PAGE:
[Trinidad Express] – In the build-up to a summit between Prime Minister Keith Rowley and Venezuelan President Nicolas Maduro, three government ministers and at least two senior public officials left yesterday for meetings in Caracas.
Trinidad and Tobago Foreign Affairs Minister Dennis Moses, Trade and Industry Minister Paula Gopee-Scoon, Community Development Minister Nyan Gadsby Dolly, Foreign Affairs permanent secretary Frances Seignoret and Foreign Affairs’ legal director Gerald Thomas arrived in Caracas, Venezuela’s official information agency AVN confirmed.
Venezuela’s Foreign Affairs Deputy Minister for Latin America and the Caribbean Alexánder Yánez received the delegation at Simon Bolivar International Airport on the outskirts of Caracas. After a brief reception at the airport’s VIP lounge, Salón Montesacro, the T&T delegation—there to discuss a range of topics, from cross-border gas fields to bartering arrangements—was taken to Caracas for what was described as a “packed agenda”.
It was not confirmed that the ministers will meet Maduro, but a meeting is likely as a similar delegation from Venezuela was received by Rowley last month.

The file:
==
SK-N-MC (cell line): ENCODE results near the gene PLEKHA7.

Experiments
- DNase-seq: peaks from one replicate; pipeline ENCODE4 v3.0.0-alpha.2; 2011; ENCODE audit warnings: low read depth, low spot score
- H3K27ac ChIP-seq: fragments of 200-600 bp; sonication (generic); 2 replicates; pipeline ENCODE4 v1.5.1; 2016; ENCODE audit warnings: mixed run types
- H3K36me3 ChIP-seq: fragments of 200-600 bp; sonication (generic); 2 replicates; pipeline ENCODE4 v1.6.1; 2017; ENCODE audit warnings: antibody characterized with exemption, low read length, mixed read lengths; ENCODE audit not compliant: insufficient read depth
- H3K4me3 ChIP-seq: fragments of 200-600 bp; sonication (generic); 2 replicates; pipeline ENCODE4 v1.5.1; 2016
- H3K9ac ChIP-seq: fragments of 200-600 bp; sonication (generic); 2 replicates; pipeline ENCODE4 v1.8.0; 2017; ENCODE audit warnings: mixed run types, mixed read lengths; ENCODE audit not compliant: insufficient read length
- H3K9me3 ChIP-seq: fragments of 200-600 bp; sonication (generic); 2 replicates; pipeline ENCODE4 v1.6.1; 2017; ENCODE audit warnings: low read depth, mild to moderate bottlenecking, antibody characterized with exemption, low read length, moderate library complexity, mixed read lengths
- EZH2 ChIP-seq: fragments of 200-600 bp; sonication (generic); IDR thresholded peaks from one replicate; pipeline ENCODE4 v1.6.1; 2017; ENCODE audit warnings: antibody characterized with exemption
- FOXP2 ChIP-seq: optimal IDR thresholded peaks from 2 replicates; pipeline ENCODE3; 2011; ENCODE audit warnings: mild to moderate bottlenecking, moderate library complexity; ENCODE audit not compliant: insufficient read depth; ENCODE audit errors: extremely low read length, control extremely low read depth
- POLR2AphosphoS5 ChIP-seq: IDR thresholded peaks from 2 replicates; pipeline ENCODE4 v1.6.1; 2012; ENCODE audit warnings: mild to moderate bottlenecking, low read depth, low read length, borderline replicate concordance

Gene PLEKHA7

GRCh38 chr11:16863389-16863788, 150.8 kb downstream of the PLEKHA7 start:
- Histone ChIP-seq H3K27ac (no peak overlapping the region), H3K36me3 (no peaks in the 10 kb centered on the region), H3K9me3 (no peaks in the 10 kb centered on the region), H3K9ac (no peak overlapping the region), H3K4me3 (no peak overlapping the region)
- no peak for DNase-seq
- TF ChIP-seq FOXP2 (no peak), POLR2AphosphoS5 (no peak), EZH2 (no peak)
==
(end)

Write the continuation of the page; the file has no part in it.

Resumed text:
The delegation will attend the inaugural meeting of the high-level committee for Venezuela-Trinidad and Tobago bilateral relations, agreed upon during the tenure of former foreign affairs minister Winston Dookeran, after Maduro visited then Prime Minister Kamla Persad-Bissessar twice during her term in office.
Following her visit to Port of Spain last month (her second in 2015), Venezuelan Foreign Affairs Minister Delcy Rodriguez told Venezuelan state television that Venezuela and Trinidad and Tobago were reviewing agreements for signature “possibly soon”.
Rodriguez, Venezuela’s Oil Minister Eulogio Del Pino and Venezuela’s Finance Minister Rodolfo Marco Torres flew to Port of Spain to meet new PM Rowley on September 22.
A meeting between Rowley and Maduro is being planned, Rodriguez had said in September.
Also in late September, Del Pino had said in a statement that Venezuela is considering sending, not only gas from the Loran Manatee cross-border field to Point Fortin-based Atlantic, but also some of its own gas from its Cardón IV field in Western Venezuela.
Del Pino had said Cardón IV had increased its capacity to produce as much as one billion cubic feet (bcf) of gas per day and that “about 20 per cent” of that could be sent to Atlantic for “liquification to broaden the international market”.